Health & Wellness

'I'll never be a size 2': 4 ways to end fat talk

"I knew I'd blow my diet. Why even bother?"

Familiar? Negative self-talk is quite common when people are trying to lose or maintain their weight.

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Why even bother? Negative self-talk is common.

You really have to be your own cheerleader. Studies have shown that people with positive attitudes are more out-going, they have more satisfying relationships and, basically, they are healthier.

Many of us find excuses for straying from eating healthfully. These are four common phrases that lead to self-fulfilled failure — and ways to turn negative thoughts into nurturing actions.

"Once I go off my diet, I can't go back on."

Unlike a light switch, a diet is not something that you flip on and off; it's something that you live with every day.

Brian Wansink, the John Dyson Professor of Consumer Behavior at Cornell University, once said: "The best diet is the one you don't know you're on."

True words. The people who are most successful at losing weight and keeping it off follow an eating plan that isn't too restrictive and resembles one they are already consuming.

Should I take a day off my diet? 5 ways we're confused about weight loss

"I knew I’d blow this plan."

Be your own therapist, not your own frenemie.

Ever think, "Go ahead and have it —what difference is a piece of cake going to make?" or "How could you eat that after seeing what the scale said this morning?"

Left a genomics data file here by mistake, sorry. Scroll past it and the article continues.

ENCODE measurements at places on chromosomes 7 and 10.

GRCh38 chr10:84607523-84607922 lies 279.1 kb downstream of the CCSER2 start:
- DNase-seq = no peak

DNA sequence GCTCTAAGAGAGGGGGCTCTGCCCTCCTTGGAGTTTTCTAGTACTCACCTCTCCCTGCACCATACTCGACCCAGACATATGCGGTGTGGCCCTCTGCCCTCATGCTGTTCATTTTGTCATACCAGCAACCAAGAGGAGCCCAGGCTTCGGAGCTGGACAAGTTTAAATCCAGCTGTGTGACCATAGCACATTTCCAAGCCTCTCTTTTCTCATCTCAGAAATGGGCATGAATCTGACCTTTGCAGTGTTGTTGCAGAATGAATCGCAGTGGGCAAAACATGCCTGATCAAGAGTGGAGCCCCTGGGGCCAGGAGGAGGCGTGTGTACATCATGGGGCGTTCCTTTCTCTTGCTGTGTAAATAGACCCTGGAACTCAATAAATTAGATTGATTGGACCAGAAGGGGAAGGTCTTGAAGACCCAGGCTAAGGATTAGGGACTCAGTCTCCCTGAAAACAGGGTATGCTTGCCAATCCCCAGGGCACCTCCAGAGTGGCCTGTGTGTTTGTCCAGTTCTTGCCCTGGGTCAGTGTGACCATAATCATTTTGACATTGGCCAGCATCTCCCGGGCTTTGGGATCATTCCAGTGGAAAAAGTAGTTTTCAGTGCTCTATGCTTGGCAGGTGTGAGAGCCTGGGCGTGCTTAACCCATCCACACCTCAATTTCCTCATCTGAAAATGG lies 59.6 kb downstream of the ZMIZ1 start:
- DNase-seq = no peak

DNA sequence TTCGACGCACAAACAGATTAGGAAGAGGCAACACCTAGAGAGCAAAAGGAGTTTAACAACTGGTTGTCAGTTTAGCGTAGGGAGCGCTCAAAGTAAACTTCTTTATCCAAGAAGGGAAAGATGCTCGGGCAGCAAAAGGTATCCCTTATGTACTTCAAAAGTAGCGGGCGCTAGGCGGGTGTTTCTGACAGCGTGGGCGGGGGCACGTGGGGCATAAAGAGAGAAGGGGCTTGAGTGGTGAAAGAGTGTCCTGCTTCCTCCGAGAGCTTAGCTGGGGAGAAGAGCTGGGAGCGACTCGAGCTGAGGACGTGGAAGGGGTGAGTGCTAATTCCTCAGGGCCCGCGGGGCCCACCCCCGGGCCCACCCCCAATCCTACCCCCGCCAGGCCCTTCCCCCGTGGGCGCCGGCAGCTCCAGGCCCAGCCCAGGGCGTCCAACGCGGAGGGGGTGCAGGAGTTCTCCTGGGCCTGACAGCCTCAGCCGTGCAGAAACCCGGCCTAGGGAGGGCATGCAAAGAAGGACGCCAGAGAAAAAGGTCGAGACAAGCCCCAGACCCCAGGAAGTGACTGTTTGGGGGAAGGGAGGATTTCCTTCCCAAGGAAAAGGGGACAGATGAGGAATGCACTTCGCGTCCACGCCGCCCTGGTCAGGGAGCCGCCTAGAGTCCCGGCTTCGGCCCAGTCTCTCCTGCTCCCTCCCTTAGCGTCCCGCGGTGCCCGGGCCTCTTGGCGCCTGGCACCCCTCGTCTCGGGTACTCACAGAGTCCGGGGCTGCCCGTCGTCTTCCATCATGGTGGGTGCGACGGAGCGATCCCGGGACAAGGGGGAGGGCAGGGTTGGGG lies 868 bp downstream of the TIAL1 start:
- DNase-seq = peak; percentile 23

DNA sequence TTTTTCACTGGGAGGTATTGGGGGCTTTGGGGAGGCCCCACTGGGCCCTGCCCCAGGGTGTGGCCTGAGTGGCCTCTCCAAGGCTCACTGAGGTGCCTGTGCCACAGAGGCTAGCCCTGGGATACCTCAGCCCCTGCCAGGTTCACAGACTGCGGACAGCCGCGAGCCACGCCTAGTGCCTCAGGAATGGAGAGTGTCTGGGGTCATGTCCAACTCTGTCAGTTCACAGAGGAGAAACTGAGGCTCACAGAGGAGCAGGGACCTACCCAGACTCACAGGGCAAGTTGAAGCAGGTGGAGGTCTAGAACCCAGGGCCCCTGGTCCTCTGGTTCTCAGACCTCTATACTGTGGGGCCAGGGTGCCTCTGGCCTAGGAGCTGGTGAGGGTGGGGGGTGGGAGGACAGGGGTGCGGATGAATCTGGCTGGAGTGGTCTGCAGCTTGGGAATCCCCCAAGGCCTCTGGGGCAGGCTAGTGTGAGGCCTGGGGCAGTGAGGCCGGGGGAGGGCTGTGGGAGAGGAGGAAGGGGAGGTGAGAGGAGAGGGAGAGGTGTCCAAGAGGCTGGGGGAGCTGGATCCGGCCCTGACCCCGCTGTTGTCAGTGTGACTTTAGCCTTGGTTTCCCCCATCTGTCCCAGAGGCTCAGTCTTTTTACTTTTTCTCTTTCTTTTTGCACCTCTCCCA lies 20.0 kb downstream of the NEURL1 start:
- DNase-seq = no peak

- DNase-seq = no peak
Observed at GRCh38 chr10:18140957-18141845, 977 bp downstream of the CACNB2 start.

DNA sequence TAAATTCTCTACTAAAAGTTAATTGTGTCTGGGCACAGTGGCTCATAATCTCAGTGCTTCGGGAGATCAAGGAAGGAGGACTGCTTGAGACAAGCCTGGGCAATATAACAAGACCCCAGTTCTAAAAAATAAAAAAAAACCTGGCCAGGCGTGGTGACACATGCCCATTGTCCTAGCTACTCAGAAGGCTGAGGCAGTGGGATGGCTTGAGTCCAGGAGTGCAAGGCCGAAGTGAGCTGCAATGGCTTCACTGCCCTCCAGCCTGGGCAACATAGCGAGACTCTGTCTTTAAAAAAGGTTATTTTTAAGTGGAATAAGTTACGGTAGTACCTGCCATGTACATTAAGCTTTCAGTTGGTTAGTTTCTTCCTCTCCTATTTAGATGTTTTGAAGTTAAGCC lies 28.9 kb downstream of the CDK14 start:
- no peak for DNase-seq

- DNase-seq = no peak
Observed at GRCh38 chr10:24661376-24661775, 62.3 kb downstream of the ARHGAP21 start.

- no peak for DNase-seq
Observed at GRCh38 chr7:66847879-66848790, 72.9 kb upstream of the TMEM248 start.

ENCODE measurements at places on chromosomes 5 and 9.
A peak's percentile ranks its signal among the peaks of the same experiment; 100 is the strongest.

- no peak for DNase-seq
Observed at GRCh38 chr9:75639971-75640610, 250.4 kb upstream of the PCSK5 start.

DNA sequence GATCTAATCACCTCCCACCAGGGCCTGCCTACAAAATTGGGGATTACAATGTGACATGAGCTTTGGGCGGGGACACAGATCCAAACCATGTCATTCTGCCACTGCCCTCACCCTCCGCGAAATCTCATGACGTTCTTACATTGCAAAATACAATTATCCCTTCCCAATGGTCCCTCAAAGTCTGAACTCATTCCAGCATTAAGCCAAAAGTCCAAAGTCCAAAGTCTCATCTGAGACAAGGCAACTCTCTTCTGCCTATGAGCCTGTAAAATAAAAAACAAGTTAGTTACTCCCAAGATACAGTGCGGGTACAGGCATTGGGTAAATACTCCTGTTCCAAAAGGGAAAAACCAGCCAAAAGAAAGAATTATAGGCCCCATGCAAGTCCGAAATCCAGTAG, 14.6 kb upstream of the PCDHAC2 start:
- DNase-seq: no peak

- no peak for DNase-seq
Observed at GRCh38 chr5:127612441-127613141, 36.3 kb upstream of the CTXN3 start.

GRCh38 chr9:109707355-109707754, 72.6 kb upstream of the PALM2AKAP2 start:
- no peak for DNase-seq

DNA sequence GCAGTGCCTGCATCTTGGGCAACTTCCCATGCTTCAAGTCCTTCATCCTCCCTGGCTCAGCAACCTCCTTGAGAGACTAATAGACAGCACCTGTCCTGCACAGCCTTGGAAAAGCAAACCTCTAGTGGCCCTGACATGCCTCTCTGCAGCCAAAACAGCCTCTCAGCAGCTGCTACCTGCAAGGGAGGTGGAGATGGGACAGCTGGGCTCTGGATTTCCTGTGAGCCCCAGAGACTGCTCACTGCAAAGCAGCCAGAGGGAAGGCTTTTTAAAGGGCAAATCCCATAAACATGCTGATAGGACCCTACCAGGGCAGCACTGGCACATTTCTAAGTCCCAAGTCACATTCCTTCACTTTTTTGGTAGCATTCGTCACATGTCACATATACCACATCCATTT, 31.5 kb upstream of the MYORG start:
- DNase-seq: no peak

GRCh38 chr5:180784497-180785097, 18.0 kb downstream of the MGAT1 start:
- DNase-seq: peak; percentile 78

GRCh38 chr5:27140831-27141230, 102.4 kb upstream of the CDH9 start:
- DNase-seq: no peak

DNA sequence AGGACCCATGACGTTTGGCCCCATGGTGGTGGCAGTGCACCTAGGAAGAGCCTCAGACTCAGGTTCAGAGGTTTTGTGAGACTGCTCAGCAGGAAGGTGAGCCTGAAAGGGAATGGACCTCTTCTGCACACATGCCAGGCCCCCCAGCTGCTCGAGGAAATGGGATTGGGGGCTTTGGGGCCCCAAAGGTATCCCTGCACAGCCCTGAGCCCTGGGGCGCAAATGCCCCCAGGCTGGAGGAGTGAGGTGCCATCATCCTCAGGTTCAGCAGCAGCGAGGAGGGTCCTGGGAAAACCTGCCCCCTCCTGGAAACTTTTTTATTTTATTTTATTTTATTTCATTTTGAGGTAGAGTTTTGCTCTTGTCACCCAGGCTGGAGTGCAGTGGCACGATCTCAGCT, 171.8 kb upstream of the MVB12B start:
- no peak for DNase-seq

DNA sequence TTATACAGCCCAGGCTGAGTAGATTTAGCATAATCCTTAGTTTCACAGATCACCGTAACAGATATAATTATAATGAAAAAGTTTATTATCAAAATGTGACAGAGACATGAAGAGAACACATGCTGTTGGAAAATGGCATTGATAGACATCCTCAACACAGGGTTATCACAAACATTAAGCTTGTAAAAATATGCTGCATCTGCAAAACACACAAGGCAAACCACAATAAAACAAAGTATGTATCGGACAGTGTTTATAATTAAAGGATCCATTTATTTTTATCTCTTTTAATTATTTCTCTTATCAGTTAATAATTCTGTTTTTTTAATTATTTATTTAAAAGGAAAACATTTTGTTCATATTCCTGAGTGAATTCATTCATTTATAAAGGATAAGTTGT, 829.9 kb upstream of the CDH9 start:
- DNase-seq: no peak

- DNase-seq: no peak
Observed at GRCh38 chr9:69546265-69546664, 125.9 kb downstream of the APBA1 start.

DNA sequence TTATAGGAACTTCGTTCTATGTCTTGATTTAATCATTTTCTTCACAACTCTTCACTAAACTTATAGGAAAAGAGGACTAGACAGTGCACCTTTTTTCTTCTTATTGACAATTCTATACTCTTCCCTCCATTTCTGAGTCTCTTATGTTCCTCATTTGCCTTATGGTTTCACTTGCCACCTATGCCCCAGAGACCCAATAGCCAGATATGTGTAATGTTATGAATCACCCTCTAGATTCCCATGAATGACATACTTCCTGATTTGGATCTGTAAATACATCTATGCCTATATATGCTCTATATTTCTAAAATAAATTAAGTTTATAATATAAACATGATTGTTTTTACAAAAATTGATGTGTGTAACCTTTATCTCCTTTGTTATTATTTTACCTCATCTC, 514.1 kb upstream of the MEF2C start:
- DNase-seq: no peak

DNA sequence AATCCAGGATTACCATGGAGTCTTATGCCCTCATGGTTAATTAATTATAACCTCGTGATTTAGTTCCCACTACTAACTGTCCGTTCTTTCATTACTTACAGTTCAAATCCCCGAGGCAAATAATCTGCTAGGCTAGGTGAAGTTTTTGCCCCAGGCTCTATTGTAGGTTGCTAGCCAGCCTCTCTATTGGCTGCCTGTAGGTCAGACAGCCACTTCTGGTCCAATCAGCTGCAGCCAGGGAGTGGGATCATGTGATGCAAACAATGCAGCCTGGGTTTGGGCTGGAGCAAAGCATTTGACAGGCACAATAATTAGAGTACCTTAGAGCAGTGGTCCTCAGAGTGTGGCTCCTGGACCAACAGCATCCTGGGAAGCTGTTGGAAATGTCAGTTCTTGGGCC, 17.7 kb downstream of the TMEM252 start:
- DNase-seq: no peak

It would be better to say: "Let's think about whether this [food] is a good choice: what have I already eaten today and what else am I planning to eat later?"

Use the voice you’d use to speak to your children or to give advice to a friend. You deserve at least the same respect and attention that you give to others.

"I'll never fit into my size 2 clothes."

Be realistic: If you wore a size 2 in high school, maybe that's the not the right size for you now. Ideal weight is when you look and feel your best.

For example, if you're breathing heavily after walking up a flight of stairs or if you're suffering from weight-related health issues, like diabetes, high blood pressure, or reflux, dropping a few pounds could prevent more serious health issues from developing.

You can't lose twenty pounds until you first lose one, so work on that single pound and the rest will follow.

3 ways to find motivation when you'd rather give up

"Most people who lose weight gain it back anyway."

In fact, there are many people who successfully lose weight and never find it again. According to the National Weight Control Registry, members have lost an average of 66 pounds and kept it off for 5.5 years.

The majority of registrants used strategies like eating breakfast daily, exercising regularly, not watching more than 10 hours of TV per week, and visiting the bathroom scale on a consistent basis to keep them on track.

Focus on progress, not perfection.

Your problem is not your weight. Bigger issues are eating habits, such as excessive portions, meals in restaurants and unbalanced meals.

If you create healthier habits, there's a greater chance that the pounds will pour off as a bonus to those changes.

Read more from Bonnie Taub-Dix at http://www.betterthandieting.com

This article was originally published Apr. 4, 2015 at 12:40 p.m. ET.

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